WORDS OF WARNING (ch 33). Through my years in the pastorate I always found it much easier to encourage people than to warn or reprove them. I've not wanted to make people feel judged or condemned by what I said. But Paul wrote to Timothy, "...preach the word; be ready in season and out of season; reprove, rebuke, and exhort, with complete patience and teaching" (2 Tim 4:2; cf Gal 5:21; Col 1:28). "Reprove" and "rebuke" are right there, up front. If we are concerned for the life and health of those within our sphere of care -- whether spouses, parents, children, fellow church members, or neighbors -- we must speak out regarding those things which would destroy them. Being a watchman like Ezekiel (33:2, 6, 7) is not the same thing as being hyper-critical about non-essential issues or quarreling over matters of opinion. It is about life and death. We must remember that Satan is a thief who steals, kills, and destroys people (John 10:10), and God does not take pleasure in the death of the wicked (33:11; cf 18:23, 32). We may not be able to turn everyone to the Lord, but we must not be silent and hardhearted toward those around us who are going heedlessly to their destruction.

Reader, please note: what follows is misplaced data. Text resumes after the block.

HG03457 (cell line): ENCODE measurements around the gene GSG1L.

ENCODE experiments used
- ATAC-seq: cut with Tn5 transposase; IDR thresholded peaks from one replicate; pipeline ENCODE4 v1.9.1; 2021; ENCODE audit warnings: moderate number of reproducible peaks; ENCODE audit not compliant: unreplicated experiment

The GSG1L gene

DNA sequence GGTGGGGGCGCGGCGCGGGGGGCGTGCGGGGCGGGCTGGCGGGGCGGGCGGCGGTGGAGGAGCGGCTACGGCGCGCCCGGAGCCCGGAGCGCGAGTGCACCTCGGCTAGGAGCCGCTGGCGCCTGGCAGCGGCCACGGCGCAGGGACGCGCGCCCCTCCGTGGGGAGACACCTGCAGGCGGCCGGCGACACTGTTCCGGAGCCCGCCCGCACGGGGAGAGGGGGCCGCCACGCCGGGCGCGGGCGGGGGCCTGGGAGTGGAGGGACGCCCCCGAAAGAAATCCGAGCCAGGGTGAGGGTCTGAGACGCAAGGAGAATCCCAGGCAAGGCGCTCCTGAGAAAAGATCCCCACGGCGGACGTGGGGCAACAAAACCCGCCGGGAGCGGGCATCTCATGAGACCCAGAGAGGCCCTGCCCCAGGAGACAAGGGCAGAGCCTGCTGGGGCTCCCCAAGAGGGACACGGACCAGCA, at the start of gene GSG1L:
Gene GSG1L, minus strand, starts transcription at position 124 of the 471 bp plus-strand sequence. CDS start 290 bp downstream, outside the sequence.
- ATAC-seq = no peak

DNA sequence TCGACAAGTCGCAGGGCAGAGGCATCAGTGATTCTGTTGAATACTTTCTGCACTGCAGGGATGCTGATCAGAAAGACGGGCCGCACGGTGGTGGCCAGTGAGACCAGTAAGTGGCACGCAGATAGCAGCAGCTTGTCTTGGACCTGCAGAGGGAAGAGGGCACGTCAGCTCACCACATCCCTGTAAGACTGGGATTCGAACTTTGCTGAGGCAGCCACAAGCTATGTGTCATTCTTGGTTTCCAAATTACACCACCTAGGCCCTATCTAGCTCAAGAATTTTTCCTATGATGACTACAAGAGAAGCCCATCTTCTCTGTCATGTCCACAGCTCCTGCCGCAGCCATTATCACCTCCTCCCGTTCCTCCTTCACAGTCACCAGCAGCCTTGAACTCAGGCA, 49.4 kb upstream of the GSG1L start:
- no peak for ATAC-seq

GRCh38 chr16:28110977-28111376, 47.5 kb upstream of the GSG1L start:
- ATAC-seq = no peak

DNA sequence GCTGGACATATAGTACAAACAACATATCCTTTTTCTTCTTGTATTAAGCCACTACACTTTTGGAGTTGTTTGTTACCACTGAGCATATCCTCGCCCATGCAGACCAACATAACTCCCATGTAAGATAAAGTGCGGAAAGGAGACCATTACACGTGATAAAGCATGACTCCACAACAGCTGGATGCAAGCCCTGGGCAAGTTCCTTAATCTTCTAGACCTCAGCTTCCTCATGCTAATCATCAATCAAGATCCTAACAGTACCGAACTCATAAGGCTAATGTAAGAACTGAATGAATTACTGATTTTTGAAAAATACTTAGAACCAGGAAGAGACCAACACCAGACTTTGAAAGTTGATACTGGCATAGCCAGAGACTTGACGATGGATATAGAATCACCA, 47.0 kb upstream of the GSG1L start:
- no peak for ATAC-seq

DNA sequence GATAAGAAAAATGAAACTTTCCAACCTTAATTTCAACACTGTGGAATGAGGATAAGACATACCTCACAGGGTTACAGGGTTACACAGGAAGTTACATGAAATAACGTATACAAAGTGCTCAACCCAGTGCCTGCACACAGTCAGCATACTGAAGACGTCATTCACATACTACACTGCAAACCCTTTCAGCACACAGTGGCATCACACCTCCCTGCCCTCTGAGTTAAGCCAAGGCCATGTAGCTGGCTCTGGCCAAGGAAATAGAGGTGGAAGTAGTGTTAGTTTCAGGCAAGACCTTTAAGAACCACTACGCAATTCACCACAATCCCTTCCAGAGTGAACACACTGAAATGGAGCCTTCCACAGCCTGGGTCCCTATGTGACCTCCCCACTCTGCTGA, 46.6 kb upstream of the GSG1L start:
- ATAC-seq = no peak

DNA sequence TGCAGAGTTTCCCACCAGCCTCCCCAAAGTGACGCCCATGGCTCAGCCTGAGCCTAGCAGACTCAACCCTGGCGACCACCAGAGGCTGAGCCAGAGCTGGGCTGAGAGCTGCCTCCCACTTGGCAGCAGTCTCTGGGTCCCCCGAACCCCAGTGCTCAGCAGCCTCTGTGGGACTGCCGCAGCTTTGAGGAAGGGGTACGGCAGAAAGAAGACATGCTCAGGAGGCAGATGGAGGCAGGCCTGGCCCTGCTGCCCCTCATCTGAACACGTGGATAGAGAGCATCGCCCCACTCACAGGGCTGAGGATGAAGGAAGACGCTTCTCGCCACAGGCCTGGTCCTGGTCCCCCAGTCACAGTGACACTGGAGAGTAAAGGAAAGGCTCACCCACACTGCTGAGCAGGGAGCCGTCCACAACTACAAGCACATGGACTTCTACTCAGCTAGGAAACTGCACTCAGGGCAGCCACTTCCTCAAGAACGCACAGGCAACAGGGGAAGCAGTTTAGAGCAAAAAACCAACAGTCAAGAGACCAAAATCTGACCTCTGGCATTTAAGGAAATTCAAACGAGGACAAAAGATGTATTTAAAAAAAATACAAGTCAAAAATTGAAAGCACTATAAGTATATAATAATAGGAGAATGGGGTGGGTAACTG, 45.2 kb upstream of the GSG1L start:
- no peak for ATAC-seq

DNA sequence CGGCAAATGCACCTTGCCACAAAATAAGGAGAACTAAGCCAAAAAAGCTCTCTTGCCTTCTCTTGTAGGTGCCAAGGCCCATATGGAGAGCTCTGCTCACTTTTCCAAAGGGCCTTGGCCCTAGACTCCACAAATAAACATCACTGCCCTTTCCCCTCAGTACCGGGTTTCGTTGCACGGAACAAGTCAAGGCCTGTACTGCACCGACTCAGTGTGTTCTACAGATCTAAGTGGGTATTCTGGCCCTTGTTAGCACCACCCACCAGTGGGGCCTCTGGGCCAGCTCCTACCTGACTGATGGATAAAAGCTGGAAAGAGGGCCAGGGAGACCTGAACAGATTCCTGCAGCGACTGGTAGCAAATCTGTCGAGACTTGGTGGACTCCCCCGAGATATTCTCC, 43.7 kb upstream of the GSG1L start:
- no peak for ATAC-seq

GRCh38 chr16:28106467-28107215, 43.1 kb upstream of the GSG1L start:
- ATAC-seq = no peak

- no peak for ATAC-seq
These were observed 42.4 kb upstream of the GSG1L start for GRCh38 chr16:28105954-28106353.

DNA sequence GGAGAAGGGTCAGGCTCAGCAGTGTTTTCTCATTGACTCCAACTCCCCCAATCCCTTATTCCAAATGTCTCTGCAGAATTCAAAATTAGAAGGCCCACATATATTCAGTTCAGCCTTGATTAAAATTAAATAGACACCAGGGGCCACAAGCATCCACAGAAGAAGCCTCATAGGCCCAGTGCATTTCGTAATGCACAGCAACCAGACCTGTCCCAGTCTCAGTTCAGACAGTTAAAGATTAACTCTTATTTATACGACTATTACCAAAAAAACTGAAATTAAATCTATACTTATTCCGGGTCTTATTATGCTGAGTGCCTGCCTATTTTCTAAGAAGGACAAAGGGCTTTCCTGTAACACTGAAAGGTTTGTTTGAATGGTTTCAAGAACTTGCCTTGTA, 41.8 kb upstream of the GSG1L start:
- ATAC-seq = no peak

"Restore us, O God; let your face shine, that we may be saved!" (Psalm 80:3)

RESTORE US, O LORD (Ps 80). Several of Asaph's psalms (e.g., 74, 77, and 79) are called "laments of the community", including this one. Many of David's laments are individual, regarding his reign as king of Israel, but these psalms express sorrow for the condition of God's people at the time of writing. Three times Asaph uses the phrase, "restore us" (vv 3, 7, 19). This word means to bring something back to its proper condition, its place, its glory, or its rightful position. It is also used in the sense of, revive or recover. We all love seeing old homes renovated, old cars restored, and old works of art being returned to their first beauty. The psalmist longs for Israel to be restored to her first glory and to become what God has called her to be. Asaph asks the Lord himself to turn back (another form of the word) to the people (v 15) in order to do this.